LEADERSHIP IN LAW 2022: Philip C. Genetos

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(IL photo/Eric Learned)

Ice Miller LLP
Indiana University Maurer School of Law, 1977

Why did you decide to enter the legal profession?

I expected to pursue an MBA after leaving Cornell; however, my adviser felt getting an MBA alone was not enough because I already had significant math and economics courses with my double major. He strongly urged the joint MBA/J.D. programs. I did so expecting to use the law education as a buttress to my business career. I immediately noticed the greater intellectual challenge of my law classes versus MBA classes, particularly the demands the law professors imposed on your ability to think through problems, rather than recite what was taught in class. 

If you hadn’t pursued a legal career, what would you be doing? 

I would have gravitated toward a corporate executive career, particularly in corporate finance. I had interned at my hometown bank for three summers. They would have been delighted if I had stayed.

Who is someone who has inspired you in your career?

My parents quietly established high expectations of my brothers and me. They never nagged, but it was clear that they wanted us to succeed. My brother Basil was my coach and mentor who demanded high performance, criticized when I did not deliver and celebrated when I did.

What’s the best advice you’ve ever received?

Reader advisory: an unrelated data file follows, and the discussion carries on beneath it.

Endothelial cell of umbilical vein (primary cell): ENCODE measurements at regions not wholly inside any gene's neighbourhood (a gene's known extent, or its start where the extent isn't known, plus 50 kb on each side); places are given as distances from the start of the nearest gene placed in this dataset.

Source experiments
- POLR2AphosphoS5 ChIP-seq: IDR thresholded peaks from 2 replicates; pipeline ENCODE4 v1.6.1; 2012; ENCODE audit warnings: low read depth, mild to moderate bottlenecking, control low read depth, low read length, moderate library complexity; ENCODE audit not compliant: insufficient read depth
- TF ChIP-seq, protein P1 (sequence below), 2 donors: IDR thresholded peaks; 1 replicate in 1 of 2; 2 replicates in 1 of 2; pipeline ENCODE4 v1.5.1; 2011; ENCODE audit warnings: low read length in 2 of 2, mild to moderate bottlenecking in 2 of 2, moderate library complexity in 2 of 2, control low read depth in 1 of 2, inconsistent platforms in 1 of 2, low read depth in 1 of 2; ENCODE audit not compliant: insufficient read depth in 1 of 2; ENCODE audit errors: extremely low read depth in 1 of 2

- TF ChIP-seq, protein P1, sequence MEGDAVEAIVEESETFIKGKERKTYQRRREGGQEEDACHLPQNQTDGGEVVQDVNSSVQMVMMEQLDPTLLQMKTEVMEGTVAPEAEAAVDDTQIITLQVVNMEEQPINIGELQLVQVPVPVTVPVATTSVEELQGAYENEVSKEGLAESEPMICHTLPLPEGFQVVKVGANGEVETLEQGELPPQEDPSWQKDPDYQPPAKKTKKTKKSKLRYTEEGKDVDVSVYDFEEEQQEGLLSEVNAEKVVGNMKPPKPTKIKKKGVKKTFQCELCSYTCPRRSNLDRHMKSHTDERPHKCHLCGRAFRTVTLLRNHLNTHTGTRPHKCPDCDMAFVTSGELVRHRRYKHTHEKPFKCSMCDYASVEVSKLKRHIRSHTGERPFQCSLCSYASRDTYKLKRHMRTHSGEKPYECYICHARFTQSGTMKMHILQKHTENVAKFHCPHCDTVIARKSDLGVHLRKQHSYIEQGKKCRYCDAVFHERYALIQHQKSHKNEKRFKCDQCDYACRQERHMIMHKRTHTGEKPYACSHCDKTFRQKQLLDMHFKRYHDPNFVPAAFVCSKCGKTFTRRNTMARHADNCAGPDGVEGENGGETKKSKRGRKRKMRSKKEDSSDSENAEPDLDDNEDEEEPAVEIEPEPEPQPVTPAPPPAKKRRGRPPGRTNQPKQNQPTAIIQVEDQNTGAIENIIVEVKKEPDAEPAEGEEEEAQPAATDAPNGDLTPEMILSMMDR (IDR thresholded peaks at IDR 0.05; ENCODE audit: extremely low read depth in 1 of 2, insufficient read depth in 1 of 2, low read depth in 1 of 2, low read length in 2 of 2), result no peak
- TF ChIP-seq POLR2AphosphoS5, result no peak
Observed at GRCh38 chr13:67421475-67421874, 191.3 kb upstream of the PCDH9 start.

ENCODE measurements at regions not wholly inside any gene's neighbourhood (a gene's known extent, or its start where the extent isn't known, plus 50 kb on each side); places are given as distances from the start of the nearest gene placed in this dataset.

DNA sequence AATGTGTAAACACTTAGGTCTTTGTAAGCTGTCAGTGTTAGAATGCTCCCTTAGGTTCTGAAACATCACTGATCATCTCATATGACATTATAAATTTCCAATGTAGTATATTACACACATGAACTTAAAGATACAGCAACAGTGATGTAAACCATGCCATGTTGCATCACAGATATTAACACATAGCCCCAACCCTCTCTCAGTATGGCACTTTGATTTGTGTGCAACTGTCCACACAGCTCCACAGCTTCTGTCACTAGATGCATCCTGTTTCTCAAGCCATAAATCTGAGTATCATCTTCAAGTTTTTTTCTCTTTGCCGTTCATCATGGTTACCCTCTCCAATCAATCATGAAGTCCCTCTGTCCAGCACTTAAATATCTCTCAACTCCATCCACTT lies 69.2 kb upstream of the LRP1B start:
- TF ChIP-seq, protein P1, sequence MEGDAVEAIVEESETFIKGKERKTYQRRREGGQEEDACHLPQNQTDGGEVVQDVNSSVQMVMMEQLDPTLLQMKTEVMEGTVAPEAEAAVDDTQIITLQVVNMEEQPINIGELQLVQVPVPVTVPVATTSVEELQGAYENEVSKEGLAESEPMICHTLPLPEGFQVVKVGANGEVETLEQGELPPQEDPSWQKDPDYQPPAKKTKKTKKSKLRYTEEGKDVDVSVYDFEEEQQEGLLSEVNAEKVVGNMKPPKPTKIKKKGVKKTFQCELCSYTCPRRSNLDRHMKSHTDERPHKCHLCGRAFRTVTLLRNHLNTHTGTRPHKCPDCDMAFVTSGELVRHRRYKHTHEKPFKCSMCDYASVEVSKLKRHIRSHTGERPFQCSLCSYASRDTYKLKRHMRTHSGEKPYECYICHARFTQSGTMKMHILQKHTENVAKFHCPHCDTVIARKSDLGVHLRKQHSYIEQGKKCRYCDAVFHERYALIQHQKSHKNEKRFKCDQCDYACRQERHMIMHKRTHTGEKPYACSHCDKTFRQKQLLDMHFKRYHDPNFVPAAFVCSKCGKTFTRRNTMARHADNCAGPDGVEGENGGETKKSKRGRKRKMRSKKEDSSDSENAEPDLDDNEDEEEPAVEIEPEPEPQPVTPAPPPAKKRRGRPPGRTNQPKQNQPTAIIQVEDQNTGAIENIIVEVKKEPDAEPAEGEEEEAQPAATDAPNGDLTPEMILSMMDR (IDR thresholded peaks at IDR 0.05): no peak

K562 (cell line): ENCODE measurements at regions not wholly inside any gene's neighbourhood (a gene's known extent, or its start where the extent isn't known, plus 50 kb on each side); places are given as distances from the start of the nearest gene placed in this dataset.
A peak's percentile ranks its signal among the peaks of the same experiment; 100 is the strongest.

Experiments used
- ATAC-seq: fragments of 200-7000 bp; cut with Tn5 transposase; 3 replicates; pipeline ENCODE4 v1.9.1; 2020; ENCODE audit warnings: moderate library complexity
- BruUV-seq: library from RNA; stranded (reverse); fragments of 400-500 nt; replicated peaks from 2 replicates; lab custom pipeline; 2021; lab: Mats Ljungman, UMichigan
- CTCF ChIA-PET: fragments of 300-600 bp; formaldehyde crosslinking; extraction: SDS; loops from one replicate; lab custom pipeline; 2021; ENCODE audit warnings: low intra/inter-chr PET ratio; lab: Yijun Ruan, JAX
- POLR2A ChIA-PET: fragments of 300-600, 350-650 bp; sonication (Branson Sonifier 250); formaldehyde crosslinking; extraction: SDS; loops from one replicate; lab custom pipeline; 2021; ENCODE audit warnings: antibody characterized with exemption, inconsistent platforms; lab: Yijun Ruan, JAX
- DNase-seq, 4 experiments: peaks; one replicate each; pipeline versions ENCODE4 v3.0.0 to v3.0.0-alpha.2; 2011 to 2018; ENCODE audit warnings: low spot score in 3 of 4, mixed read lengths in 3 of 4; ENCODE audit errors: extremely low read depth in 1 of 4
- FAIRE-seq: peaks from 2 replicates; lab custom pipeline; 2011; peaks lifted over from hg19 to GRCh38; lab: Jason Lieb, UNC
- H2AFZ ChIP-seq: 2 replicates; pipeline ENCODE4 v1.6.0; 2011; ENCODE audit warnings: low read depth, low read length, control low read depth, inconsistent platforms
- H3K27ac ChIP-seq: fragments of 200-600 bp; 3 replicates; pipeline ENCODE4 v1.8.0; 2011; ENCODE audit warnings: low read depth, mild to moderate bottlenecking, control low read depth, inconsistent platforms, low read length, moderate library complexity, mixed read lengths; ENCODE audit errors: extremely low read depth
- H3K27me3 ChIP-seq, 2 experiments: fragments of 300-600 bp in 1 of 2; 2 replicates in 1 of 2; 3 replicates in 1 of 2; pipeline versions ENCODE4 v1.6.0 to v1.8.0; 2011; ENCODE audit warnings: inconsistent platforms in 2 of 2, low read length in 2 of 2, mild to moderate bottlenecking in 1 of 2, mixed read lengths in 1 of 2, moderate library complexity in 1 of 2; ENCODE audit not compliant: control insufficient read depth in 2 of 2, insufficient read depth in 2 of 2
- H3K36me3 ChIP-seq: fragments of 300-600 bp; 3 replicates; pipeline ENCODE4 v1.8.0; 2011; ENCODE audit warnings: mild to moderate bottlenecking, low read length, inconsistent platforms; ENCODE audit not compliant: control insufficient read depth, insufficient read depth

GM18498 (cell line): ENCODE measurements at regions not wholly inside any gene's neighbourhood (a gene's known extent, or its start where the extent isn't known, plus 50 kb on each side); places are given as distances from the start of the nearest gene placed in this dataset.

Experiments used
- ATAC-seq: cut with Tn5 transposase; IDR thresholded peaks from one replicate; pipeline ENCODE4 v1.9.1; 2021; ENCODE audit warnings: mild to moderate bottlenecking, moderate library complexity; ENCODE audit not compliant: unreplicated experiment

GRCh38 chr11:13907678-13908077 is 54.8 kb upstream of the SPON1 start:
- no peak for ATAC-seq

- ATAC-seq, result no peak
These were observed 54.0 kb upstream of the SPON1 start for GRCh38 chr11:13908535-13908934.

A good friend urged me to go out with my now-wife on our first date, 51 years ago in April 1971.

What makes a good lawyer/judge?

I do not have much experience with judges in my bond practice, but a good lawyer is one who enjoys the intellectual challenges of a case or transaction, likes people, is willing to listen to the perspective of others more than telling others one’s views, and is always seeking to find the right solution, draft the best language and develop the best approach or strategy.

What is something you wish people knew about lawyers?

They should know that lawyers are taught to seek shades of gray rather than black and white and to appreciate that there are usually two sides to nearly every issue.

How do you spend your free time?

I enjoy family, golf, travel, reading and exercise.

If you could time travel to any period in history, where would you go and why?

I would live during the Revolutionary War. I love “Hamilton” and the lyrics “how lucky we are to be alive right now.” The only drawback is the primitive and unsafe conditions that existed only 250 years ago.

You’ve practiced with Ice Miller for more than four decades. What’s the value of that kind of longevity?

Clearly, it is the knowledge and embrace of the culture of Ice Miller over the years, but firms evolve, as the world dictates, so there is a limit to that value. From a practice perspective, there are very few problems our firm has not considered in the bond practice in the last 45 years, and I am the only one who may still remember how we solved them.

Why is mentorship of younger attorneys important to you, and to the profession as a whole?

I have always enjoyed being around people younger than I am, so mentoring is an opportunity to help younger people. Plus, I had several great mentors here at Ice Miller who encouraged me to grow and expand my horizons, and it is time to repay that generosity.•

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